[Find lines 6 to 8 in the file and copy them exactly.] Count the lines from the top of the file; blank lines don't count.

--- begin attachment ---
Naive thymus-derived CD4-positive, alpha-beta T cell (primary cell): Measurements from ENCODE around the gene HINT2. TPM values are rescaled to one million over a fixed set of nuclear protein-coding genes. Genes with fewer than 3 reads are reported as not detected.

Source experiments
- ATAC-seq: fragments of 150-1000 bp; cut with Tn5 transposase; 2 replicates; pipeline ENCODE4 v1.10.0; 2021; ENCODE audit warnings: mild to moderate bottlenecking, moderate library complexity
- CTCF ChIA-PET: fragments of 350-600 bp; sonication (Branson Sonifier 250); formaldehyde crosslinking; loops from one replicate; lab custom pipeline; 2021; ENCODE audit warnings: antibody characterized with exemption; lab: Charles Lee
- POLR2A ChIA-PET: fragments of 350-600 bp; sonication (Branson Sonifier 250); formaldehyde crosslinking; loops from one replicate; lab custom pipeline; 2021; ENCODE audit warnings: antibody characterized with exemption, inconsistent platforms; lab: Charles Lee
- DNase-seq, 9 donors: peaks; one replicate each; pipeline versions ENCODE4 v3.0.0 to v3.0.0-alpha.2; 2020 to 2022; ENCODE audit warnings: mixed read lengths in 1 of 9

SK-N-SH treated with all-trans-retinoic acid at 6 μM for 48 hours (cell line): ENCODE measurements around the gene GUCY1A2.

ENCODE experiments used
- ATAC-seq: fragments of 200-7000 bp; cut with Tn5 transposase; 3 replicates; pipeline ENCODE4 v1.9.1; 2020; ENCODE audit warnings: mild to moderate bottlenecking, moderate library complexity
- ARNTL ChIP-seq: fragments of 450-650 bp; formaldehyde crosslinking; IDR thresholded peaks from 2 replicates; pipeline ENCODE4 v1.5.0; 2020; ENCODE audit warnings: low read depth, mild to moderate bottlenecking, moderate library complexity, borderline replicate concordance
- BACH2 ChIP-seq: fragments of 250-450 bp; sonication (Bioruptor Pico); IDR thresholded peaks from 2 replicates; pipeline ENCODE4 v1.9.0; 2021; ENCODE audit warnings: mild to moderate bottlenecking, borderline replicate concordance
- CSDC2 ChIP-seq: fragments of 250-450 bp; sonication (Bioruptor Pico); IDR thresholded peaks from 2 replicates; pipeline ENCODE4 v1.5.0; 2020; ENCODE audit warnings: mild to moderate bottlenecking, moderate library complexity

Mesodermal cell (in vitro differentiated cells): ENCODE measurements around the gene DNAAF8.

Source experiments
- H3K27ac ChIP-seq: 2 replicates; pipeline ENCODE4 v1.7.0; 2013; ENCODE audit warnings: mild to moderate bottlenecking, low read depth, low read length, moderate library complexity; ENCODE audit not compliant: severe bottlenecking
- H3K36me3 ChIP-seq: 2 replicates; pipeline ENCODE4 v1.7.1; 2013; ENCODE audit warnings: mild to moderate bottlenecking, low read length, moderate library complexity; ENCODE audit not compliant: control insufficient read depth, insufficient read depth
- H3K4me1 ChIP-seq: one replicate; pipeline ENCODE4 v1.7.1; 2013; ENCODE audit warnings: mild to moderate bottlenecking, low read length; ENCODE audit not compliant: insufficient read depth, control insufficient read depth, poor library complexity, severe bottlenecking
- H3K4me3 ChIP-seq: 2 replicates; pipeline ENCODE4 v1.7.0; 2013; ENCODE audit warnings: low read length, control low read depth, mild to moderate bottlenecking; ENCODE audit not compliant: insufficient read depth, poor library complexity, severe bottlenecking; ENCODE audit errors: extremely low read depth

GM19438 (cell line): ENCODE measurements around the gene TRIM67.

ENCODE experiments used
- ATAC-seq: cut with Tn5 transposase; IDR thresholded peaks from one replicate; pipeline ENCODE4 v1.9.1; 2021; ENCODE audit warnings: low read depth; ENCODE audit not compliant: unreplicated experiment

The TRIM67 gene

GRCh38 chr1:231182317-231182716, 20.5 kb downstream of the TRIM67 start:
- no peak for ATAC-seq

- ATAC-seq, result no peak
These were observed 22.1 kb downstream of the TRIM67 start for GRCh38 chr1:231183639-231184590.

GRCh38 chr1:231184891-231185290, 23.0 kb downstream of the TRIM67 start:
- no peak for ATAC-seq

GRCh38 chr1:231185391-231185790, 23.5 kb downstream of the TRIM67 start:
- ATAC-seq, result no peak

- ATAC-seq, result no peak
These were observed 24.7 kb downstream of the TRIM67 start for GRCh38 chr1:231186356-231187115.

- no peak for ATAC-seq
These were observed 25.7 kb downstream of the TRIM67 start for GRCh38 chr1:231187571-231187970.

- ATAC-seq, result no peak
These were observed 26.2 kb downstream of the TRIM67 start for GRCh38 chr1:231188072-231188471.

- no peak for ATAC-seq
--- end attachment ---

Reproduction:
- DNase-seq, 9 donors: peaks; one replicate each; pipeline versions ENCODE4 v3.0.0 to v3.0.0-alpha.2; 2020 to 2022; ENCODE audit warnings: mixed read lengths in 1 of 9

SK-N-SH treated with all-trans-retinoic acid at 6 μM for 48 hours (cell line): ENCODE measurements around the gene GUCY1A2.

ENCODE experiments used